By Hannah Confino and Ari Rabinovitch
TEL AVIV (Reuters) - A deadly epidemic that is spreading through the Red Sea has killed off an entire species of sea urchin in the Gulf of Aqaba, imperilling the region's uniquely resilient coral reefs, an Israeli research team has found.
The whole population of black sea urchins, a species known for helping keep coral reefs healthy in the waters also known as the Gulf of Eilat, was wiped out over a couple months, according to a team from Tel Aviv University.
Their findings, published in two peer-reviewed journals, cite mass mortality in other countries in the region, including Jordan, Egypt and Saudi Arabia.
The probable culprit is a disease-causing ciliate parasite that brings with it a fast death - perhaps the same one that has wreaked havoc on sea urchin populations in the Caribbean.
In just two days, a healthy Diadema setosum - a long-spined black sea urchin - becomes a skeleton with massive tissue loss, said lead researcher Omri Bronstein, from Tel Aviv University's Steinhardt Museum of Natural History and School of Zoology.
Some wash ashore dead. Others are eaten by fish, likely speeding up contagion.
The first signs of trouble appeared in the Mediterranean Sea, where the sea urchins have over the years invaded, probably through the Suez Canal, and made their home. Bronstein said there were reports several months ago from Greece and Turkey of sea urchin deaths.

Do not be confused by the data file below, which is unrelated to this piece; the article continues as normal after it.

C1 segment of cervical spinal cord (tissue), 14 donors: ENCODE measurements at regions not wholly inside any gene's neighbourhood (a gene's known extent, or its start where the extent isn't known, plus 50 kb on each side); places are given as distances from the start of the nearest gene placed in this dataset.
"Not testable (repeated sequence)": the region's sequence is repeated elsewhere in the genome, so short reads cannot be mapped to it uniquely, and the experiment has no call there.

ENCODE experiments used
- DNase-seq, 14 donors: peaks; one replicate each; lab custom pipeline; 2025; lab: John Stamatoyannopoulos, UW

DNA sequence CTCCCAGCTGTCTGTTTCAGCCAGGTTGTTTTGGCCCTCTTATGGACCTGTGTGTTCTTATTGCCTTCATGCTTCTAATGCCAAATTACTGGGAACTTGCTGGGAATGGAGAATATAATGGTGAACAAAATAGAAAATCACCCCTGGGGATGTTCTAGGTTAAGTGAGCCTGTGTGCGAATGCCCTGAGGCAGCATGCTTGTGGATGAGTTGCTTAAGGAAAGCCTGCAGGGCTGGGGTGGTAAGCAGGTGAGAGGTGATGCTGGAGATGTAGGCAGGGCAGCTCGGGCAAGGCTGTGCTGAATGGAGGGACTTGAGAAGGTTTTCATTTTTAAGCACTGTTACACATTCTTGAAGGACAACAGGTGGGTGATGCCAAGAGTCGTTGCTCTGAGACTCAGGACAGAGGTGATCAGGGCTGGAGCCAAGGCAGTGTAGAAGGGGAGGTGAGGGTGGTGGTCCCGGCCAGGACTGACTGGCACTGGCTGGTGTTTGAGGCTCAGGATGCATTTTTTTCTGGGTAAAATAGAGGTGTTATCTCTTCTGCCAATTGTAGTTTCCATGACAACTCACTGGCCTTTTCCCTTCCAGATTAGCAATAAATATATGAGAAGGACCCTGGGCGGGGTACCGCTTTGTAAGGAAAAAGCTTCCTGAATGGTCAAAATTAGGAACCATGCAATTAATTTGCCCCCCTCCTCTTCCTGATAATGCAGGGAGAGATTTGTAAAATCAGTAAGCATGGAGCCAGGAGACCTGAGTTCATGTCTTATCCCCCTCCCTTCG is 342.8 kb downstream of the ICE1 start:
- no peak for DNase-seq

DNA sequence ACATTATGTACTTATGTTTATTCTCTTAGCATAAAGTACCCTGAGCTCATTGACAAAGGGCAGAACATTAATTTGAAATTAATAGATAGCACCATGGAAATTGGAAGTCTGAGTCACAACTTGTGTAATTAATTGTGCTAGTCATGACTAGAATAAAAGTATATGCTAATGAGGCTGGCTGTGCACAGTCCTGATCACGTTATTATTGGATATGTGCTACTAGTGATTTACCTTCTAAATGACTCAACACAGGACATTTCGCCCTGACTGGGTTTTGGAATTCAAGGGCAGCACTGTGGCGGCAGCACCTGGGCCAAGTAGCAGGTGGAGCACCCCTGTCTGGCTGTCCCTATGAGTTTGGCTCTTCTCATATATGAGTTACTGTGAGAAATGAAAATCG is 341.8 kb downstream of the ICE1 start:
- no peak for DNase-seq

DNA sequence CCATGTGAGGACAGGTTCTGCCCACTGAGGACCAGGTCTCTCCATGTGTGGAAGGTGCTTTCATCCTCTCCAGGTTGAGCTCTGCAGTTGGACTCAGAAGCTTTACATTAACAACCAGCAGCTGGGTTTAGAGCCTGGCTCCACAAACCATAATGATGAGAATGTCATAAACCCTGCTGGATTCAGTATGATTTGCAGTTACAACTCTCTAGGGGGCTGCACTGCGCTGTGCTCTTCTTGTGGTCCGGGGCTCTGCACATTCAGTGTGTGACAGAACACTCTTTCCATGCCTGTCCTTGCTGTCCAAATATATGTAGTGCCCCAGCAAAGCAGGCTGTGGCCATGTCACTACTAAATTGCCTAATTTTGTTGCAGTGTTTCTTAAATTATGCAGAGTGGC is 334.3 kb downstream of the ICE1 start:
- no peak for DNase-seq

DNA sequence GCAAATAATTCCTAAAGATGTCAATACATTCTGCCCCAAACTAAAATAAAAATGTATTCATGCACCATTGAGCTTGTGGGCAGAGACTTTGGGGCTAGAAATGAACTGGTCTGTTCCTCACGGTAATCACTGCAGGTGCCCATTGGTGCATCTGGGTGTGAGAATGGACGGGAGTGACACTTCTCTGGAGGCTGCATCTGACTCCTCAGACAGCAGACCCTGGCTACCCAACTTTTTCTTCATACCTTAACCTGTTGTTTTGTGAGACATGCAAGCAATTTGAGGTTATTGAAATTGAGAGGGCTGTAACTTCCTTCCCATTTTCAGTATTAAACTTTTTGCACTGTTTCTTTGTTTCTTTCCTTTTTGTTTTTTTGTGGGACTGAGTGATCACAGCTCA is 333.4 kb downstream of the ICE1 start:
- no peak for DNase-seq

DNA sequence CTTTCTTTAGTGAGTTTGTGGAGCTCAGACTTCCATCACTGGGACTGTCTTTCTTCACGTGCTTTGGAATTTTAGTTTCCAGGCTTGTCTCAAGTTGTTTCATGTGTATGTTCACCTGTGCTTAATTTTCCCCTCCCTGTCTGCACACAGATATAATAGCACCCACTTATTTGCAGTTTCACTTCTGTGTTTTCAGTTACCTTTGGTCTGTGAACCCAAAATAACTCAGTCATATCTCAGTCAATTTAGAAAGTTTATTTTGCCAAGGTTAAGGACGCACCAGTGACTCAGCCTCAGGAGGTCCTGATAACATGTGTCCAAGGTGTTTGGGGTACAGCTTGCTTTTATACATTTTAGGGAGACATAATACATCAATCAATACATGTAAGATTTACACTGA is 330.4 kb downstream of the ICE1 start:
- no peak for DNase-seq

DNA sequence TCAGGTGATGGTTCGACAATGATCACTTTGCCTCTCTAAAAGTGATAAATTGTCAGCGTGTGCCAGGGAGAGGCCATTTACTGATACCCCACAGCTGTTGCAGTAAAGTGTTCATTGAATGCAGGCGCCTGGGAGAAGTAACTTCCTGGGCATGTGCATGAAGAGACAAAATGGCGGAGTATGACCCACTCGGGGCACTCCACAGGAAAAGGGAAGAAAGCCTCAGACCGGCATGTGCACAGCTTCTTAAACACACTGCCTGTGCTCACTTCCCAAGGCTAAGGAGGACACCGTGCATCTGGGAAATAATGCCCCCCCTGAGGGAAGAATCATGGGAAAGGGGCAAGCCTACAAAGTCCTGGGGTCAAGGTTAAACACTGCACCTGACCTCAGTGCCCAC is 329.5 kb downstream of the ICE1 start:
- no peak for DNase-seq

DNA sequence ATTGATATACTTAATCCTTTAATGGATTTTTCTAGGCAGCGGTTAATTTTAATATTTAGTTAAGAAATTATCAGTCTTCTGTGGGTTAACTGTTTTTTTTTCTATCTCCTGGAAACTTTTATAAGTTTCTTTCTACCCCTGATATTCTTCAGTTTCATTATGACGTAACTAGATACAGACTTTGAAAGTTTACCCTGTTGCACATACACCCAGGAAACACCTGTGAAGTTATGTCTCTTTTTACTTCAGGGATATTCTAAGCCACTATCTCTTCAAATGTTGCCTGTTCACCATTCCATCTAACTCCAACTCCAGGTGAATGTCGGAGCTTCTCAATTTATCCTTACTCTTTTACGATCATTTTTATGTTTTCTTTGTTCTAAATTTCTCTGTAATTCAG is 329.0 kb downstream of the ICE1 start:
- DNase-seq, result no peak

While that was less concerning at first since they were an invasive species, the pathogen has now crossed back into the natural population in the Red Sea.
"There is nothing that can be done to stop this at the moment," Bronstein said.
But there is a "very narrow window", he said, to create an isolated population, or broodstock, of the sea urchins remaining elsewhere that could hopefully be reintroduced later on.
The researchers say a report to Israeli environmental authorities has been submitted and that emergency steps to protect the coral reefs are being examined.
Eilat, an Israeli resort town on the Red Sea's northern shore, is a popular spot for scuba diving. Scientists studying the area consider it a coral refuge.
The corals that settled thousands of years ago had to pass through a narrow strait to the south that acted as a thermal barrier, ensuring they are more resistant to temperature increases that are threatening reefs globally.
The sea urchins play an important role in maintaining balance by feeding on algae that would otherwise block sunshine and smother the reefs.
"Coral stand no chance competing with algae. That's why we need sea urchins," he said. "Without this species, as we've seen - this is not imagination, we've seen it happening in front of our eyes - it is not a good future."
(Reporting by Rami Amichay, Hannah Confino and Ari Rabinovitch; Editing by Alison Williams)